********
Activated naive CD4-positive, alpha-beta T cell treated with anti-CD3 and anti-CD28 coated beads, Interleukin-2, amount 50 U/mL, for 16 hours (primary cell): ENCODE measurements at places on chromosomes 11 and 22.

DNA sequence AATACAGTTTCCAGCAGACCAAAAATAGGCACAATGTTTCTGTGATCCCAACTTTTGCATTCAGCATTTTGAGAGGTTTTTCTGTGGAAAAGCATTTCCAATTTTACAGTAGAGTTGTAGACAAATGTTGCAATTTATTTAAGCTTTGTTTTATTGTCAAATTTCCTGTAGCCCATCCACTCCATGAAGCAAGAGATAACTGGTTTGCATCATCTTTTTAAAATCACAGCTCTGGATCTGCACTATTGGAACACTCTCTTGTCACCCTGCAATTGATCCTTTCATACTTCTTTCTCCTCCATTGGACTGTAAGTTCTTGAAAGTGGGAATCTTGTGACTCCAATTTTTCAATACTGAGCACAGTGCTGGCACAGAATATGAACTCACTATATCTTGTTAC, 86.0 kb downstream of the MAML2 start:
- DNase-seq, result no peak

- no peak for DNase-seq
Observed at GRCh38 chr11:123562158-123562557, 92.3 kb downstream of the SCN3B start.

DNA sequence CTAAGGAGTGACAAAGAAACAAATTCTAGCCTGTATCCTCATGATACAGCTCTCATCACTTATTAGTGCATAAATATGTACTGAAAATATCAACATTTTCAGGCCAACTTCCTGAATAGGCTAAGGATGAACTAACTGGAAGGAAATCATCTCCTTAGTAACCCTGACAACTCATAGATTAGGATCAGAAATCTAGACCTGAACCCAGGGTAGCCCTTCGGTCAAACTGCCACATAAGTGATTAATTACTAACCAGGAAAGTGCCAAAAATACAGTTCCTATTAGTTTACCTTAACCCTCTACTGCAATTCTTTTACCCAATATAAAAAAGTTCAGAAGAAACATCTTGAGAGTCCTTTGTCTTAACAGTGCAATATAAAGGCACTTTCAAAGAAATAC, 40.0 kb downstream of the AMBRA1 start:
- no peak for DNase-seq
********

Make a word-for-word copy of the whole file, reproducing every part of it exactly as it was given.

Activated naive CD4-positive, alpha-beta T cell treated with anti-CD3 and anti-CD28 coated beads, Interleukin-2, amount 50 U/mL, for 16 hours (primary cell): ENCODE measurements at places on chromosomes 11 and 22.

DNA sequence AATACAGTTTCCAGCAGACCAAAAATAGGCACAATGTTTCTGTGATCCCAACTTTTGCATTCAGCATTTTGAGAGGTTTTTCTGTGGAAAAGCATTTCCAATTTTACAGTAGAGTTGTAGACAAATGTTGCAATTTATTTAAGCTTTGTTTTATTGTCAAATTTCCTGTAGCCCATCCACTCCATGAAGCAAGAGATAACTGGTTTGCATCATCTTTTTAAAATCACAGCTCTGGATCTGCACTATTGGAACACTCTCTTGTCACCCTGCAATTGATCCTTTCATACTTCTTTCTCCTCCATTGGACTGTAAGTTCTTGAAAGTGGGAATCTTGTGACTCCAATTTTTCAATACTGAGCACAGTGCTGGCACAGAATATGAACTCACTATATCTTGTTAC, 86.0 kb downstream of the MAML2 start:
- DNase-seq, result no peak

- no peak for DNase-seq
Observed at GRCh38 chr11:123562158-123562557, 92.3 kb downstream of the SCN3B start.

DNA sequence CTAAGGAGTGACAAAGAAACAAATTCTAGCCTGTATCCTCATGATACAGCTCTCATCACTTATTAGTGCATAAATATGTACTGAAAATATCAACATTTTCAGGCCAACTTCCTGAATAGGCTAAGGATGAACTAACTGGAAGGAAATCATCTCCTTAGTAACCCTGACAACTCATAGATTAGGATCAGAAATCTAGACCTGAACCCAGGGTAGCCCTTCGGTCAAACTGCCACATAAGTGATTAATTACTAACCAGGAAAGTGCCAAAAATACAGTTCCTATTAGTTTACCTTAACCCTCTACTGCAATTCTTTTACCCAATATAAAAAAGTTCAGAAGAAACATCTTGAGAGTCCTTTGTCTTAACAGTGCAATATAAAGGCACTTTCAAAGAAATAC, 40.0 kb downstream of the AMBRA1 start:
- no peak for DNase-seq